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Online learning and forecast combination in unbalanced panels


  • Kajal Lahiri
  • Huaming Peng
  • Yongchen Zhao


This article evaluates the performance of a few newly proposed online forecast combination algorithms and compares them with some of the existing ones including the simple average and that of Bates and Granger (1969). We derive asymptotic results for the new algorithms that justify certain established approaches to forecast combination including trimming, clustering, weighting, and shrinkage. We also show that when implemented on unbalanced panels, different combination algorithms implicitly impute missing data differently, so that the performance of the resulting combined forecasts are not comparable. After explicitly imputing the missing observations in the U.S. Survey of Professional Forecasters (SPF) over 1968 IV-2013 I, we find that the equally weighted average continues to be hard to beat, but the new algorithms can potentially deliver superior performance at shorter horizons, especially during periods of volatility clustering and structural breaks.

Suggested Citation

  • Kajal Lahiri & Huaming Peng & Yongchen Zhao, 2017. "Online learning and forecast combination in unbalanced panels," Econometric Reviews, Taylor & Francis Journals, vol. 36(1-3), pages 257-288, March.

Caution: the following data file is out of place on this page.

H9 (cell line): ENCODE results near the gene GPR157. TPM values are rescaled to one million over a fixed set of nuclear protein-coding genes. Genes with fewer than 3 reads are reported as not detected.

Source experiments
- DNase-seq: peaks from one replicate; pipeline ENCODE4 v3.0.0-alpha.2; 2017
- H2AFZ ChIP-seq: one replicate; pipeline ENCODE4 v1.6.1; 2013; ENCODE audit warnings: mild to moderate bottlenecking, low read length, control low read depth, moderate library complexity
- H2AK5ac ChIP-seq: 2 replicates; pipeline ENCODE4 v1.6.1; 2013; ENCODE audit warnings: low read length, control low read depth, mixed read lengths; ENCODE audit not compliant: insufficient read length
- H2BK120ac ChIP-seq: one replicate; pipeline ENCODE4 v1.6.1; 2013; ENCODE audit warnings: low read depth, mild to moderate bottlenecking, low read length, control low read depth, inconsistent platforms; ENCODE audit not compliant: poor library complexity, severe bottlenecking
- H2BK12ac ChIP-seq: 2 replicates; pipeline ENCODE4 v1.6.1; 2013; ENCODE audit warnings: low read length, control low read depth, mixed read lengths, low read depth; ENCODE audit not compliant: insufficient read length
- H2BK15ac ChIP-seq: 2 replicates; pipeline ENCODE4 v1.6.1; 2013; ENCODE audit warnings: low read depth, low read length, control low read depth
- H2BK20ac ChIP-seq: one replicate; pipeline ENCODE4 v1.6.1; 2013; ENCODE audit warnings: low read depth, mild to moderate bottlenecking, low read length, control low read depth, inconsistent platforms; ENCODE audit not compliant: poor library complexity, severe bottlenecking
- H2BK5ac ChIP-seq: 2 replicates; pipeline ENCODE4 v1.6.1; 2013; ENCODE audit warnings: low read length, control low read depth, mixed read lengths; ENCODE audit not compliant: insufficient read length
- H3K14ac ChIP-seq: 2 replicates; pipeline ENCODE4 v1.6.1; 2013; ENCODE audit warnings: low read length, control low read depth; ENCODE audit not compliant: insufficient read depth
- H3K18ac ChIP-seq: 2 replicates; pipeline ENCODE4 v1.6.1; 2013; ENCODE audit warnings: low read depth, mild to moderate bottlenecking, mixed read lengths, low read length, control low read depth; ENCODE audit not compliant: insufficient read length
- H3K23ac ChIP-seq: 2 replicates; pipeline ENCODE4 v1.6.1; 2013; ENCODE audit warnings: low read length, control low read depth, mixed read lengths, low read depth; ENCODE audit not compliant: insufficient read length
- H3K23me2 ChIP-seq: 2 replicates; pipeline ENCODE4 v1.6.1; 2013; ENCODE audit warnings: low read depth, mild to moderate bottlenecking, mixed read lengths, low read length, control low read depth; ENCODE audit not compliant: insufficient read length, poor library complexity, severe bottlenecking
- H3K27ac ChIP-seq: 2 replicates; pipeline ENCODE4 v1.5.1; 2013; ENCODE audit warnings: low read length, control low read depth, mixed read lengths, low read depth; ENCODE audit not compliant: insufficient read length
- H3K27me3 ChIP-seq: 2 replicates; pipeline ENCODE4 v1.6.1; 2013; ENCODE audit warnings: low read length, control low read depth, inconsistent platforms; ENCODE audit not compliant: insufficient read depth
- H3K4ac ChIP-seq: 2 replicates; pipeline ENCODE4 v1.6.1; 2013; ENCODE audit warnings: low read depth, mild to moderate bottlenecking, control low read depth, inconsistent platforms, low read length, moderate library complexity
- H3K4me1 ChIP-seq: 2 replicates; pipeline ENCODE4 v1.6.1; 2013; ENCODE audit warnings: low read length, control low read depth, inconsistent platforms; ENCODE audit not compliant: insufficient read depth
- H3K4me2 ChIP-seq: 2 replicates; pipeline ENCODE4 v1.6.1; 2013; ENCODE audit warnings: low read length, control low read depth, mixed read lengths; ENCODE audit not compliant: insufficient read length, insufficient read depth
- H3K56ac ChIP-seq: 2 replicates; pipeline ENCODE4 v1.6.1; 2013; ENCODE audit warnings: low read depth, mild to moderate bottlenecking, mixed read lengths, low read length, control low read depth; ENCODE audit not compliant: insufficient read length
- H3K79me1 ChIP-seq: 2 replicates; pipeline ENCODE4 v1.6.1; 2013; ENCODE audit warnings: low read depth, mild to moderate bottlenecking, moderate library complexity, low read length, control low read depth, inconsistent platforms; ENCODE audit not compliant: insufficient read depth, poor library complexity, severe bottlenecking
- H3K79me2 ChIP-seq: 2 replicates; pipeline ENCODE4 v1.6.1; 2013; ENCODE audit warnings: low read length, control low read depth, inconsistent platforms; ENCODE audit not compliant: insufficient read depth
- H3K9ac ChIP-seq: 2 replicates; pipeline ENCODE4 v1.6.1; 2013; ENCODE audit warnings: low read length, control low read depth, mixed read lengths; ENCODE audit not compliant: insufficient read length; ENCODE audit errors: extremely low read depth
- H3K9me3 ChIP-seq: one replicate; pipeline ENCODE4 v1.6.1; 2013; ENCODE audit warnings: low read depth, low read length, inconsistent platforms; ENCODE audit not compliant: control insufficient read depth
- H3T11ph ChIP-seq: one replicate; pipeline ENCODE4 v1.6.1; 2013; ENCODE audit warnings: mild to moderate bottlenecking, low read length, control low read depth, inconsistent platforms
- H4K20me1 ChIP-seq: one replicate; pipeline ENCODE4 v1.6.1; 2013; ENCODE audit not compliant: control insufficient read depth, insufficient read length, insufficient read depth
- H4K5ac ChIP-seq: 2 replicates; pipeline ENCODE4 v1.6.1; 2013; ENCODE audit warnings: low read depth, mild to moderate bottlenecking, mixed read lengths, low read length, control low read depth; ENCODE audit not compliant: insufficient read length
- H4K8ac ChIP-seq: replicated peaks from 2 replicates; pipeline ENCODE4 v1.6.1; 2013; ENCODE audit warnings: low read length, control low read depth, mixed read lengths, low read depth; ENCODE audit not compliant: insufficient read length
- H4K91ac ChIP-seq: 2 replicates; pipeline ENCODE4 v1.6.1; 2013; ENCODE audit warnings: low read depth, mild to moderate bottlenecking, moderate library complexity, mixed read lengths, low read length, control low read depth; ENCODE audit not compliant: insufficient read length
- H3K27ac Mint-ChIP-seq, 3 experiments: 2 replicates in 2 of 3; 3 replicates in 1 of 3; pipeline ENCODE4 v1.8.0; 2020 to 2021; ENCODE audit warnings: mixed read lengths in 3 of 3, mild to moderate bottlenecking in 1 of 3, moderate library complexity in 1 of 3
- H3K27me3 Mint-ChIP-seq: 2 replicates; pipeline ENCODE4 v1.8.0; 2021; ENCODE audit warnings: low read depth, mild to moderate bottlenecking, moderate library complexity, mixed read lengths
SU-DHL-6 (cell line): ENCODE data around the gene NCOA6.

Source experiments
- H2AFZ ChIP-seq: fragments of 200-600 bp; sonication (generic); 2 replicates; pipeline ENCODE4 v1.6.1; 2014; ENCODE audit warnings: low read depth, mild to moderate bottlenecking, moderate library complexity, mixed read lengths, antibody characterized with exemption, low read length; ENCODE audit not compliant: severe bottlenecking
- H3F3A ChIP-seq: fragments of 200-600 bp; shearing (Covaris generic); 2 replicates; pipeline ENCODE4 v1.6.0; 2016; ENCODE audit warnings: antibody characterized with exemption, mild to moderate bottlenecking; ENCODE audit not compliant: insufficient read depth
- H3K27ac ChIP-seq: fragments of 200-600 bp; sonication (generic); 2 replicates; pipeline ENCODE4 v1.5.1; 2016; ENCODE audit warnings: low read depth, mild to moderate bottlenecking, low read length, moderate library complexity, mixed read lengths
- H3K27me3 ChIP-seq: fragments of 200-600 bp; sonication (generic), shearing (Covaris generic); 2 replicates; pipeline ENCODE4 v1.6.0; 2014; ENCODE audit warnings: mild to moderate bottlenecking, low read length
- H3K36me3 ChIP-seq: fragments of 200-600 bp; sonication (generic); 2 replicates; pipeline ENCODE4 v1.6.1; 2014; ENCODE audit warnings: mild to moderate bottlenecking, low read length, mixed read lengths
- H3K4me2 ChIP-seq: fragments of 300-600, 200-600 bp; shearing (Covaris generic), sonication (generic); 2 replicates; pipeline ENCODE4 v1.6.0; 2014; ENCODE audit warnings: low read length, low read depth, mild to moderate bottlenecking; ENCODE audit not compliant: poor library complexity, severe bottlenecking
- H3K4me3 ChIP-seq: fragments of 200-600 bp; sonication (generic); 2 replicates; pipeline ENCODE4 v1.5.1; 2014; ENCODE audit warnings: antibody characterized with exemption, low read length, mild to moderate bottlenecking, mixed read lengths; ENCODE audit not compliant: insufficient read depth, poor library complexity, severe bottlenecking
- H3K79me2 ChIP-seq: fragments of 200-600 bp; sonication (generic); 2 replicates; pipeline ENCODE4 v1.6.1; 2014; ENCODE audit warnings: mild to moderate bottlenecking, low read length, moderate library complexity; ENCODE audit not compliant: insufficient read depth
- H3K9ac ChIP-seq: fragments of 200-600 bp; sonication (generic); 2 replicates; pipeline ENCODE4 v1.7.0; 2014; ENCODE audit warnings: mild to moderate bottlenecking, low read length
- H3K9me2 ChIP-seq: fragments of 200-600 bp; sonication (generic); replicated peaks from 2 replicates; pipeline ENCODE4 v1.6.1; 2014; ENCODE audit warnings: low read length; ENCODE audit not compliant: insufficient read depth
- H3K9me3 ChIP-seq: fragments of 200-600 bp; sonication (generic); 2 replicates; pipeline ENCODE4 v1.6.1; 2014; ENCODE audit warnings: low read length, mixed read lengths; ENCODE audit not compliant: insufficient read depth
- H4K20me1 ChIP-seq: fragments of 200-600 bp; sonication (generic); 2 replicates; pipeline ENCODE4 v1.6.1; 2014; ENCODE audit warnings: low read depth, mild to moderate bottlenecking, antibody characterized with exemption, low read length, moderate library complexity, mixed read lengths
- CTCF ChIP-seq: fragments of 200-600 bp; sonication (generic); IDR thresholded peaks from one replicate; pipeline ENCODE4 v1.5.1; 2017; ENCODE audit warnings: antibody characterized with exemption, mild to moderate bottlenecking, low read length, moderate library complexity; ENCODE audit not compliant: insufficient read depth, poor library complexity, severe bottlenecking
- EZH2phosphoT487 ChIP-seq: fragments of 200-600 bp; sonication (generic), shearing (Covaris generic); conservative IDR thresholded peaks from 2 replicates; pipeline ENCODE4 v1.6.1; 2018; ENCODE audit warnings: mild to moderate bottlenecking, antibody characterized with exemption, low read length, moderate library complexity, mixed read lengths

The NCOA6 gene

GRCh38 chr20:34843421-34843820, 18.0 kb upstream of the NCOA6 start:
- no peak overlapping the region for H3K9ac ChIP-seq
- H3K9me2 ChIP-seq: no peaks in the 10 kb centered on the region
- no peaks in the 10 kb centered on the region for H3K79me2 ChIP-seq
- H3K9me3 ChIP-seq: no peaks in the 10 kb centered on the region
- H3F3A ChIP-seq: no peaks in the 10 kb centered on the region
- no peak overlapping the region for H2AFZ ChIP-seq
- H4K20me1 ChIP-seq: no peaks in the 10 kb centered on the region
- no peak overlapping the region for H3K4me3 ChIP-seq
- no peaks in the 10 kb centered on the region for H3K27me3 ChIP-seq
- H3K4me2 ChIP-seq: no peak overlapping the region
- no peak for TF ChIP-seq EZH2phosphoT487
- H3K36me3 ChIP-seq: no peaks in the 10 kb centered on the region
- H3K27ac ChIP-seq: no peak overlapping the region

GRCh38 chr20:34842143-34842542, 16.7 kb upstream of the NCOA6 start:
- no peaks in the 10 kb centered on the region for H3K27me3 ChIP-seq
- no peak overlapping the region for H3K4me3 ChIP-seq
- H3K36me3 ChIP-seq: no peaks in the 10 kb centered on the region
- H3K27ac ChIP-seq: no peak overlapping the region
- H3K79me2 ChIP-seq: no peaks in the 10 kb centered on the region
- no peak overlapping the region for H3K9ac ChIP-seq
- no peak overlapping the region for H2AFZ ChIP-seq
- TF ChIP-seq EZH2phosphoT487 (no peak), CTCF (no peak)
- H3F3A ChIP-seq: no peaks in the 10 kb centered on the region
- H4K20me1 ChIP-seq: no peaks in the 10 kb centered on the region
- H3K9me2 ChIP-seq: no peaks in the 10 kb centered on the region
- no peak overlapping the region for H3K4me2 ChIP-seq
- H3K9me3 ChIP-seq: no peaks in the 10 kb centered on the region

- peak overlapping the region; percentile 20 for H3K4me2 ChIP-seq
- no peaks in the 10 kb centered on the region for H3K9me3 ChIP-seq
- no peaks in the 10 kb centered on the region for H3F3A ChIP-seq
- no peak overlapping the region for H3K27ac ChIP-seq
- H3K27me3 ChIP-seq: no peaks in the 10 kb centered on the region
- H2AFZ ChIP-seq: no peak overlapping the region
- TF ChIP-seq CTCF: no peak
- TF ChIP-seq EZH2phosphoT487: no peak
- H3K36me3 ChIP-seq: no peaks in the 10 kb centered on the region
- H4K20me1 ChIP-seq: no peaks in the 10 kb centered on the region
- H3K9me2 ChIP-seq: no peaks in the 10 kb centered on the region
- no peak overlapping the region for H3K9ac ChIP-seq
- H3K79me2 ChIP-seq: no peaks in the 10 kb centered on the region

• Handle: RePEc:taf:emetrv:v:36:y:2017:i:1-3:p:257-288
    DOI: 10.1080/07474938.2015.1114550

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    Cited by:

    1. Kajal Lahiri & Huaming Peng & Xuguang Sheng, 2015. "Measuring Uncertainty of a Combined Forecast and Some Tests for Forecaster Heterogeneity," CESifo Working Paper Series 5468, CESifo.
    2. Qian, Wei & Rolling, Craig A. & Cheng, Gang & Yang, Yuhong, 2022. "Combining forecasts for universally optimal performance," International Journal of Forecasting, Elsevier, vol. 38(1), pages 193-208.
    3. Meryem Duygun & Jiaqi Hao & Anders Isaksson & Robin C. Sickles, 2017. "World Productivity Growth: A Model Averaging Approach," Pacific Economic Review, Wiley Blackwell, vol. 22(4), pages 587-619, October.
    4. Ulrich Hounyo & Kajal Lahiri, 2021. "Estimating the Variance of a Combined Forecast: Bootstrap-Based Approach," CREATES Research Papers 2021-14, Department of Economics and Business Economics, Aarhus University.
    5. Glas, Alexander & Hartmann, Matthias, 2016. "Inflation uncertainty, disagreement and monetary policy: Evidence from the ECB Survey of Professional Forecasters," Journal of Empirical Finance, Elsevier, vol. 39(PB), pages 215-228.
    6. Antonio Martin Arroyo & Aranzazu de Juan Fernandez, 2020. "Split-then-Combine simplex combination and selection of forecasters," Papers 2012.11935,
    7. Constantin Bürgi & Tara M. Sinclair, 2017. "A nonparametric approach to identifying a subset of forecasters that outperforms the simple average," Empirical Economics, Springer, vol. 53(1), pages 101-115, August.
    8. Yongchen Zhao, 2021. "The robustness of forecast combination in unstable environments: a Monte Carlo study of advanced algorithms," Empirical Economics, Springer, vol. 61(1), pages 173-199, July.
    9. Yongchen Zhao, 2015. "Robustness of Forecast Combination in Unstable Environment: A Monte Carlo Study of Advanced Algorithms," Working Papers 2015-005, The George Washington University, Department of Economics, H. O. Stekler Research Program on Forecasting.
    10. Wei Qian & Craig A. Rolling & Gang Cheng & Yuhong Yang, 2019. "On the Forecast Combination Puzzle," Econometrics, MDPI, vol. 7(3), pages 1-26, September.

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